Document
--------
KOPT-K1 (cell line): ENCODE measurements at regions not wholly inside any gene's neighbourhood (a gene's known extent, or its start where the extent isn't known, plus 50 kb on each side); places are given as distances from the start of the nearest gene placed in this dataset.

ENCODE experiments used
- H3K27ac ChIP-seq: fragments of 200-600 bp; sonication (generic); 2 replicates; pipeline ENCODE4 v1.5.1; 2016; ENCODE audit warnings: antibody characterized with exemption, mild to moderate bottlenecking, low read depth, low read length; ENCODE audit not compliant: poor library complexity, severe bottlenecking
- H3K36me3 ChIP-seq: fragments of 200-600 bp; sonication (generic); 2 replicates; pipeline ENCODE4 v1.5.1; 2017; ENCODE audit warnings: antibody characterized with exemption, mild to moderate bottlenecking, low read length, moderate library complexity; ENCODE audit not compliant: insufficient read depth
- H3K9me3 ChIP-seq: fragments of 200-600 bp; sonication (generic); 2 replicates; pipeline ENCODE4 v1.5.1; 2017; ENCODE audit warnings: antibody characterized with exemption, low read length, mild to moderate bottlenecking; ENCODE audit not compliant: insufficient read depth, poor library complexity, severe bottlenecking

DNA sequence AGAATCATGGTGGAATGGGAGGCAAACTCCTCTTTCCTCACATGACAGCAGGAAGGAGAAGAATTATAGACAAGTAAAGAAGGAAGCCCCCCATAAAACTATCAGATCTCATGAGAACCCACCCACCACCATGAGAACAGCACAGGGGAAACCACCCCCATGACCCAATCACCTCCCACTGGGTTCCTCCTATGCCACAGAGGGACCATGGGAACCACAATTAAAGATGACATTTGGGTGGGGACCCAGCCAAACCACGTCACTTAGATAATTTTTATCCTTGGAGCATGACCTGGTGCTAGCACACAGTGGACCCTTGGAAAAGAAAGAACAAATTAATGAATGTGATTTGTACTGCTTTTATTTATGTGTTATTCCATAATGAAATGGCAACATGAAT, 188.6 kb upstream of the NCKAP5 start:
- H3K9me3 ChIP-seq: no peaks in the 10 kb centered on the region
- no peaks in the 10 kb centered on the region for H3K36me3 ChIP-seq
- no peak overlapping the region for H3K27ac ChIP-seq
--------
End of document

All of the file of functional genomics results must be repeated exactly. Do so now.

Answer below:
KOPT-K1 (cell line): ENCODE measurements at regions not wholly inside any gene's neighbourhood (a gene's known extent, or its start where the extent isn't known, plus 50 kb on each side); places are given as distances from the start of the nearest gene placed in this dataset.

ENCODE experiments used
- H3K27ac ChIP-seq: fragments of 200-600 bp; sonication (generic); 2 replicates; pipeline ENCODE4 v1.5.1; 2016; ENCODE audit warnings: antibody characterized with exemption, mild to moderate bottlenecking, low read depth, low read length; ENCODE audit not compliant: poor library complexity, severe bottlenecking
- H3K36me3 ChIP-seq: fragments of 200-600 bp; sonication (generic); 2 replicates; pipeline ENCODE4 v1.5.1; 2017; ENCODE audit warnings: antibody characterized with exemption, mild to moderate bottlenecking, low read length, moderate library complexity; ENCODE audit not compliant: insufficient read depth
- H3K9me3 ChIP-seq: fragments of 200-600 bp; sonication (generic); 2 replicates; pipeline ENCODE4 v1.5.1; 2017; ENCODE audit warnings: antibody characterized with exemption, low read length, mild to moderate bottlenecking; ENCODE audit not compliant: insufficient read depth, poor library complexity, severe bottlenecking

DNA sequence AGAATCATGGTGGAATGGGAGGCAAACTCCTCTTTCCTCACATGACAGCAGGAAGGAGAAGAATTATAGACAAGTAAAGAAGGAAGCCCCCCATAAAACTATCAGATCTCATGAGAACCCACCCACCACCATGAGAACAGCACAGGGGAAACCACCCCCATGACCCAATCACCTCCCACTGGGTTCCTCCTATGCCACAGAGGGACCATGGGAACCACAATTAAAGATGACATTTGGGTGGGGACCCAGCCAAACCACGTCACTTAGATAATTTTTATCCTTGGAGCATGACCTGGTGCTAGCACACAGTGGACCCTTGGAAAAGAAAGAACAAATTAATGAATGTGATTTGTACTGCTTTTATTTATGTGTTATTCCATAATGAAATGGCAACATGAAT, 188.6 kb upstream of the NCKAP5 start:
- H3K9me3 ChIP-seq: no peaks in the 10 kb centered on the region
- no peaks in the 10 kb centered on the region for H3K36me3 ChIP-seq
- no peak overlapping the region for H3K27ac ChIP-seq